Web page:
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I'd go for "laugh," but it's too hard and I'm too lazy. I really have to tip my hat to anyone who writes good, consistently funny work.

It's actually easier to do both. You get desensitized to either one if it's relentless, like riding a roller coaster that only goes down and never up and around and sideways and upside down.
 

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Laugh. Or at least smile. There's already a lot of crying in real life.
 

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Orlando Winters said:
I consider myself a humorist.

So obviously, cry.
LOL! Great first post, Orlando. Welcome to KB. :)
 

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Laugh, definitely!

(P.S. Hello Orlando & welcome to the boards.)
 

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Cry.  I want to do both, but crying means something deeply resonated with them. If I can get someone that deeply connected to my characters, that means the world to me. Crying is not always sad, either.  It is cleansing and sometimes done in relief. There are tears of joy and because something is so unexpectedly kind or beautiful. Besides, if you get someone to laugh hard enough, they usually cry. I write drama. Life is both immensely amusing and deeply heartbreaking.
 

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Becca Mills said:
Laugh. Or at least smile. There's already a lot of crying in real life.
This. It's why I read funny books. I want the escapism.

And it's why I write humorous mysteries...it's what I love to read. (At least I think/hope I write humorous books. My reviews say I do, at least.)

So if people are crying while reading my books, then I did something wrong. ;D Unless they're laughing so hard it makes tears come to their eyes, in which case I did something right!
 

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Cry, but only once or twice, and preferably with a smile on their lips at the end. :)
 

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I'd rather have them think. Oh, wait...that wasn't an option.

I try and intersperse some humor into whatever I write.
 

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I "try" to write fun adventure tales (though they get classified as Horror, Westerns, SciFi and etc.), because they're what I've always enjoyed reading as an escape from reality. To that end, I feel reality has enough tears already and laughter is too sparse for most people, so I "try" to go for chuckles and laughs whenever possible without forcing anything that will disrupt the story.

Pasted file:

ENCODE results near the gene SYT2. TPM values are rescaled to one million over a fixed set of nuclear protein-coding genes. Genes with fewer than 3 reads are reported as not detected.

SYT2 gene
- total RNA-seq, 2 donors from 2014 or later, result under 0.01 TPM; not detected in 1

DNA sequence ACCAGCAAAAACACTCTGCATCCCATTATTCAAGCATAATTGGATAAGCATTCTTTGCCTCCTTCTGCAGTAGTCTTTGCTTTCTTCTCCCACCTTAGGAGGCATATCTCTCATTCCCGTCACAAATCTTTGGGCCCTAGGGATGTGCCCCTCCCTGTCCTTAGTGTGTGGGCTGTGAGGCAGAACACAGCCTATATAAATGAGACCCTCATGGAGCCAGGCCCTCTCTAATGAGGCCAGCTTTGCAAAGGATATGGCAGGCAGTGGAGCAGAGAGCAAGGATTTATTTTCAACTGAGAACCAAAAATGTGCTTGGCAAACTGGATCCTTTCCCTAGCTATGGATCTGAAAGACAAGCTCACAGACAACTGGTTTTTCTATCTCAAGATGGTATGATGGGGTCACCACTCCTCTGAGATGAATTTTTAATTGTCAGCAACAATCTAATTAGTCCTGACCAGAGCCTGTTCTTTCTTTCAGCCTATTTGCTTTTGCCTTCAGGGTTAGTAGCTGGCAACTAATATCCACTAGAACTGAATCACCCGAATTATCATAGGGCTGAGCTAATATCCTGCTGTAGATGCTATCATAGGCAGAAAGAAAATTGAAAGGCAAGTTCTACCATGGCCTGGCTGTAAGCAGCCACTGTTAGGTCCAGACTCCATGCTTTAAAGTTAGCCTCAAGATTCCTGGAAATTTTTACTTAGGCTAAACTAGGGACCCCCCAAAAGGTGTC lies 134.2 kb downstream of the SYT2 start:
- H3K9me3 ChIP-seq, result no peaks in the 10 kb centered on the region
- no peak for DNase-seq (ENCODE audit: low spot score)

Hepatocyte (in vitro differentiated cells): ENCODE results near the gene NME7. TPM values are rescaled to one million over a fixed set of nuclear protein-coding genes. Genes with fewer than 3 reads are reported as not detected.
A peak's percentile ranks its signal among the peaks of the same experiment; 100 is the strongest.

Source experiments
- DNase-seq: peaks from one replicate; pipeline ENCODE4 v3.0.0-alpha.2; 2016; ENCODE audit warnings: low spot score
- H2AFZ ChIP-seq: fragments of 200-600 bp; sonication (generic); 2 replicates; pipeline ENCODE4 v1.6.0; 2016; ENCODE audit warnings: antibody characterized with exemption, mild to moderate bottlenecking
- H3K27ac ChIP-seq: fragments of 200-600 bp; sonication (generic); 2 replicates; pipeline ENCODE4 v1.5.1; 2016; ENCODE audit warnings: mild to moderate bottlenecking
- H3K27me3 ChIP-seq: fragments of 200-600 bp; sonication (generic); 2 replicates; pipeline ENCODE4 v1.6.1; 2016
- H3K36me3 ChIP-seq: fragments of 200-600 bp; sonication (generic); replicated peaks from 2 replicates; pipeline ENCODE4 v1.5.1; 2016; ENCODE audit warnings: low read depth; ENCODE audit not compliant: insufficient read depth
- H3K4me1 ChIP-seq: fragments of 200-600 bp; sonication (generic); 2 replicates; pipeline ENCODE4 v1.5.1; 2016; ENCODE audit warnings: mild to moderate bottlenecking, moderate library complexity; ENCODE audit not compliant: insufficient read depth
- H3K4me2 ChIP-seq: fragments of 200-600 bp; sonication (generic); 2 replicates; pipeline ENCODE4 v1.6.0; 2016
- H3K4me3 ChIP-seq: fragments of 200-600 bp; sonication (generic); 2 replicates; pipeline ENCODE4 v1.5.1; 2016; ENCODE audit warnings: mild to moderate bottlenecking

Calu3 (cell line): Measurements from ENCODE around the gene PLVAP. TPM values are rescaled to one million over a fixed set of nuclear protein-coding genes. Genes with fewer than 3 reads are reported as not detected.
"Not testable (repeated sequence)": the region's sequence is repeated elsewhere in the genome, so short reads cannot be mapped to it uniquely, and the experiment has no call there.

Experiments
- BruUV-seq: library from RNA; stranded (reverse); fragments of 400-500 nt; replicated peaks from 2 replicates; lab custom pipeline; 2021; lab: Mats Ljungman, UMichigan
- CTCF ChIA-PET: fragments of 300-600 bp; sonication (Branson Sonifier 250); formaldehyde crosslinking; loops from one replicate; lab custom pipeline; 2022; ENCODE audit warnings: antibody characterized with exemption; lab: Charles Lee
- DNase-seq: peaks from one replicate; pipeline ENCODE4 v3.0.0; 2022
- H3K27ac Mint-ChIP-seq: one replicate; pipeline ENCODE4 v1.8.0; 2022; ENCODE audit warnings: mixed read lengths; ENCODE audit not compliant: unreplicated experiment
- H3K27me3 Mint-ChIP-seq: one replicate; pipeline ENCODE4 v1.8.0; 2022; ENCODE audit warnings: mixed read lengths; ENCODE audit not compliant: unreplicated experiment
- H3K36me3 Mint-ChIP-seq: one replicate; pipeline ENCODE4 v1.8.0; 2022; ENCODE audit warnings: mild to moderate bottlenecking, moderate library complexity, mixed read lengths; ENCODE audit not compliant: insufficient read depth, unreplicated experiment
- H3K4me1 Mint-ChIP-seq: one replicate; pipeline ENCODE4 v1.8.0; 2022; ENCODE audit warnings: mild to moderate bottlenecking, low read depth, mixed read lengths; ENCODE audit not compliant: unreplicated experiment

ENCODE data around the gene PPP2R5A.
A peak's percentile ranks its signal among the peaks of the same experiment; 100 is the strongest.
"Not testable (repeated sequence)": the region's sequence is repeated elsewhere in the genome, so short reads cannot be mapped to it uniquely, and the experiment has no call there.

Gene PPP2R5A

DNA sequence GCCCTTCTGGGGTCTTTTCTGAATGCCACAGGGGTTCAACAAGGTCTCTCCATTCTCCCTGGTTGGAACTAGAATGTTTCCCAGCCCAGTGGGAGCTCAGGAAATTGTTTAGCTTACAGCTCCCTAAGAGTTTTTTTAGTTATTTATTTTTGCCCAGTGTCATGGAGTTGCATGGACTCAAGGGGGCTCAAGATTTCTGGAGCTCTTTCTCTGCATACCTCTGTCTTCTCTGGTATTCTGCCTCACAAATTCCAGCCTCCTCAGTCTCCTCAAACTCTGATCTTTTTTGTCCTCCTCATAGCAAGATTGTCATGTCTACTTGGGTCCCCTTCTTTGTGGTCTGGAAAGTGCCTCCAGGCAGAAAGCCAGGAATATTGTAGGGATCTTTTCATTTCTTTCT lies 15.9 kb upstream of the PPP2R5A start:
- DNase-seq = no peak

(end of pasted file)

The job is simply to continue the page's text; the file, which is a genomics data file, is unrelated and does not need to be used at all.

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Oh, cry. Definitely.
 

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Cry -- no contest.  Which is a bit weird.  I've been told I can be fairly funny in conversation, but when I sit down to write most of the funny gets shoved into a corner.  The writers I really envy are the ones who can do both, and often in the same story; among these are Theodore Sturgeon, William Goldman, Harlan Ellison, and Roger Zelazny.

 

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I love to make people laugh, and it's especially rewarding making children laugh. Not all my books are humorous, but these are the ones I most enjoy writing  :). Laughter is the one emotion that's almost impossible to fake (unless you're an actor  :p) so when you read out your manuscript at a writers' workshop you definitely know if it's working if people laugh (or not)  ;D
 

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Cry -- no contest. Which is a bit weird. I've been told I can be fairly funny in conversation, but when I sit down to write most of the funny gets shoved into a corner. The writers I really envy are the ones who can do both, and often in the same story; among these are Theodore Sturgeon, William Goldman, Harlan Ellison, and Roger Zelazny.
I hear you, Tony. I have a handful of friends/relatives who beg me to write a funny book because they have said I have made them laugh so hard they cried when we are telling experiences in person. Yet, that doesn't motivate me. Sure, I want to do both, but I want to deeply move people and make them think, push their boundaries.
 
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